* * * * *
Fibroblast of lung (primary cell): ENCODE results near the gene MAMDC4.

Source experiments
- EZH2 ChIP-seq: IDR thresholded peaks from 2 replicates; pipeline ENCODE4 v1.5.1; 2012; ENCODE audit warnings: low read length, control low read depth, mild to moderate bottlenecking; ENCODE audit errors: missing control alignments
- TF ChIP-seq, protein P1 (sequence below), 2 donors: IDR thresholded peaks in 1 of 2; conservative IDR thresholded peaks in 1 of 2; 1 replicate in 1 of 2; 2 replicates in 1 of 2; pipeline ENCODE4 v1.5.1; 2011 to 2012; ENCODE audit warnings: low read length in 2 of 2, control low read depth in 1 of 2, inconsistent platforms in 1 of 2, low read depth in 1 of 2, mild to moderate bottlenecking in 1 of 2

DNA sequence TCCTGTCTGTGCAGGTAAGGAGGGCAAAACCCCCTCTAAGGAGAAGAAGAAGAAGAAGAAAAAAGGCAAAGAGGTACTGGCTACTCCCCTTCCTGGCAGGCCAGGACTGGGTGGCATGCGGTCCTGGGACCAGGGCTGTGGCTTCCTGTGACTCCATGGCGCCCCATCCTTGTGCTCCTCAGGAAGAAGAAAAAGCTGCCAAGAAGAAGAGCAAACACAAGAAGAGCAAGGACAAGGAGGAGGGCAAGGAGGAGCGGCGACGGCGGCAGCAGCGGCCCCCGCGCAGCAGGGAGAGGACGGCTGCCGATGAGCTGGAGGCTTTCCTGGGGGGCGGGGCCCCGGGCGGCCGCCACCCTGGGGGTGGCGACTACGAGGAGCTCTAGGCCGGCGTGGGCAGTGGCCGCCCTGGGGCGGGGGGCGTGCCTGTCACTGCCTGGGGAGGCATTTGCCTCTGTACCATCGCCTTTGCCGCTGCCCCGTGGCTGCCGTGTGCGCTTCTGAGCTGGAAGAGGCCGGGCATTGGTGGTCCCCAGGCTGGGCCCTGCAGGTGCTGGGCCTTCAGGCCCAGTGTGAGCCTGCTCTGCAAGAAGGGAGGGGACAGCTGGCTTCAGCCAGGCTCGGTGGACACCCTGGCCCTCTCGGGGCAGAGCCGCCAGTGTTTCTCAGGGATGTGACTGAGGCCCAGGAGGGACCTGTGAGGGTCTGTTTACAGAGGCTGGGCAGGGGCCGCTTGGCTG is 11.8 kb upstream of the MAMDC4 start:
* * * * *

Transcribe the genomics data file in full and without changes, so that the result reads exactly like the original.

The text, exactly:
Fibroblast of lung (primary cell): ENCODE results near the gene MAMDC4.

Source experiments
- EZH2 ChIP-seq: IDR thresholded peaks from 2 replicates; pipeline ENCODE4 v1.5.1; 2012; ENCODE audit warnings: low read length, control low read depth, mild to moderate bottlenecking; ENCODE audit errors: missing control alignments
- TF ChIP-seq, protein P1 (sequence below), 2 donors: IDR thresholded peaks in 1 of 2; conservative IDR thresholded peaks in 1 of 2; 1 replicate in 1 of 2; 2 replicates in 1 of 2; pipeline ENCODE4 v1.5.1; 2011 to 2012; ENCODE audit warnings: low read length in 2 of 2, control low read depth in 1 of 2, inconsistent platforms in 1 of 2, low read depth in 1 of 2, mild to moderate bottlenecking in 1 of 2

DNA sequence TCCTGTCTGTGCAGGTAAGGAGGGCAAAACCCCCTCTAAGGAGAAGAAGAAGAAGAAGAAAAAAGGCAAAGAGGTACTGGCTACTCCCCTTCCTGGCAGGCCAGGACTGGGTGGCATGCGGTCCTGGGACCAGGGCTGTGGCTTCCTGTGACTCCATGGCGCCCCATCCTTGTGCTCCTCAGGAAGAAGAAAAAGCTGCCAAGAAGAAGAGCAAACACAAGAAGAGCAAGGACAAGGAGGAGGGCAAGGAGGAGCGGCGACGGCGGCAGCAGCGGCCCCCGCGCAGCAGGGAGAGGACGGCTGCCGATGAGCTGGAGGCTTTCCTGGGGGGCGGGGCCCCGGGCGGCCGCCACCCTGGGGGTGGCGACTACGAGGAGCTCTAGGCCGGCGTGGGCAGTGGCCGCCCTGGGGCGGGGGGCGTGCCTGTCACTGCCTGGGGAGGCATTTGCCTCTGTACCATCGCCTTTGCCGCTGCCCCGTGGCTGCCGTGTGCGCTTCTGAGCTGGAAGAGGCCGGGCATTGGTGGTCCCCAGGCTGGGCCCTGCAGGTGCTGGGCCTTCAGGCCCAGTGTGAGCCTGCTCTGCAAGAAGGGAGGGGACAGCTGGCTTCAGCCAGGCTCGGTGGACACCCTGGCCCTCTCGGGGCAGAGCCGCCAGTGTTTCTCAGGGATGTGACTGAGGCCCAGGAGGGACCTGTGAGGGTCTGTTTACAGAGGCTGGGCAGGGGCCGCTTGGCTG is 11.8 kb upstream of the MAMDC4 start: